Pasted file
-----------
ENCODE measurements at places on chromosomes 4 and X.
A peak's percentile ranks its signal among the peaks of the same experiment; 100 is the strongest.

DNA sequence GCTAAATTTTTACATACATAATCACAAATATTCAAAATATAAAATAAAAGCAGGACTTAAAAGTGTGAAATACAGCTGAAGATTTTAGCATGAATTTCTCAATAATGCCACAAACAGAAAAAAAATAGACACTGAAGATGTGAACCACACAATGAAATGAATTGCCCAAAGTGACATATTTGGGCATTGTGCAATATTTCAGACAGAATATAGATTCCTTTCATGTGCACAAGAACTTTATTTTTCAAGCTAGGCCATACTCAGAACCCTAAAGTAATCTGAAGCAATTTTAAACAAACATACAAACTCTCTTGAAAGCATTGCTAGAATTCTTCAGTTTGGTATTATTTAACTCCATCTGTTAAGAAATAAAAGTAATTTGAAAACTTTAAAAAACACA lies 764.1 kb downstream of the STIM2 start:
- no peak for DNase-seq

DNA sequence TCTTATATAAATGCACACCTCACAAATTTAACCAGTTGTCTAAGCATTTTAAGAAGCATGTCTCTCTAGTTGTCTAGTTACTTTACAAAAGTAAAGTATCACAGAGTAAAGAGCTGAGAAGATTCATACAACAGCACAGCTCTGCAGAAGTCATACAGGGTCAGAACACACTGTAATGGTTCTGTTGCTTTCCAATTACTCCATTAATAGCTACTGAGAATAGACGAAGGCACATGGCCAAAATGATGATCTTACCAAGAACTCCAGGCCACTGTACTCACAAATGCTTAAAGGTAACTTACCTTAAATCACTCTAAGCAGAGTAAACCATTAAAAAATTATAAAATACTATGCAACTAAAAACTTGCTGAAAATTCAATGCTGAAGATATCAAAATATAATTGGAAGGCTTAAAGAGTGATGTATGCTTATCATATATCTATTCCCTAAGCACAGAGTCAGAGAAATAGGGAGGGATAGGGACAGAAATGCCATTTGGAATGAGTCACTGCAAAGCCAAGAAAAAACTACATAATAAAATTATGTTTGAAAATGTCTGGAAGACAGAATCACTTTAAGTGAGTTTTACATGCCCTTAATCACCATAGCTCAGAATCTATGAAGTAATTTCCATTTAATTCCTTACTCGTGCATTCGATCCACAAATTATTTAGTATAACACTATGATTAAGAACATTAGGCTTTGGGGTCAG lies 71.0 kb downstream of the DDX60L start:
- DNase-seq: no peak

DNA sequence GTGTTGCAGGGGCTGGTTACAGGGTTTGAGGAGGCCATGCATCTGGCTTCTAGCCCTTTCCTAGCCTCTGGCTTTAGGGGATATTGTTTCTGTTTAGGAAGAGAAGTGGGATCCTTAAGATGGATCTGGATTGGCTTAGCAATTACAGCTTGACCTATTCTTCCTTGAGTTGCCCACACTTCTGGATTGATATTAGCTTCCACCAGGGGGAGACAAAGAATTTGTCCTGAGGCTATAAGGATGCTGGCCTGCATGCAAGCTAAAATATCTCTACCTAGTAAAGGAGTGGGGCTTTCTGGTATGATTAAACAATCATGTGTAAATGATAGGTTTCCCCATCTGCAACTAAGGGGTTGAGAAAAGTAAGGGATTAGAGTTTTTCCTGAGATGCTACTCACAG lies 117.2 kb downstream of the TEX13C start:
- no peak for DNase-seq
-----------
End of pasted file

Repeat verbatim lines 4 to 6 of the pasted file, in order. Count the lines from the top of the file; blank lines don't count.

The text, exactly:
- no peak for DNase-seq

DNA sequence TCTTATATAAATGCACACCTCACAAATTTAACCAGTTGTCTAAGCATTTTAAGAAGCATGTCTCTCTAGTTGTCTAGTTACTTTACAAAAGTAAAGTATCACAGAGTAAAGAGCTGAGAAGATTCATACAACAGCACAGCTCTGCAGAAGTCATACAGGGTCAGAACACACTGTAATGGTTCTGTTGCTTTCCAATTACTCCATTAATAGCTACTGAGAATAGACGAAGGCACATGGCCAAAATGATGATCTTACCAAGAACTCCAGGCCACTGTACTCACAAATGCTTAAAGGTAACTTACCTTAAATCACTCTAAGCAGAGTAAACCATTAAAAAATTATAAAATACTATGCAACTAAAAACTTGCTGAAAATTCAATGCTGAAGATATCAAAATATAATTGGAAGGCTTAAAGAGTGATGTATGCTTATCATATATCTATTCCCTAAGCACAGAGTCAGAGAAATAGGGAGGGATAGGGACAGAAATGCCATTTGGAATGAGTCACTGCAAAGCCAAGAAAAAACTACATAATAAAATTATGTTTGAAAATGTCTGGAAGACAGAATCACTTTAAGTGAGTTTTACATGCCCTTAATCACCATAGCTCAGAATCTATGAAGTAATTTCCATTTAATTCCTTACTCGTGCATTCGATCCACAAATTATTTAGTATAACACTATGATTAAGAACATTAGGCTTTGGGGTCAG lies 71.0 kb downstream of the DDX60L start:
- DNase-seq: no peak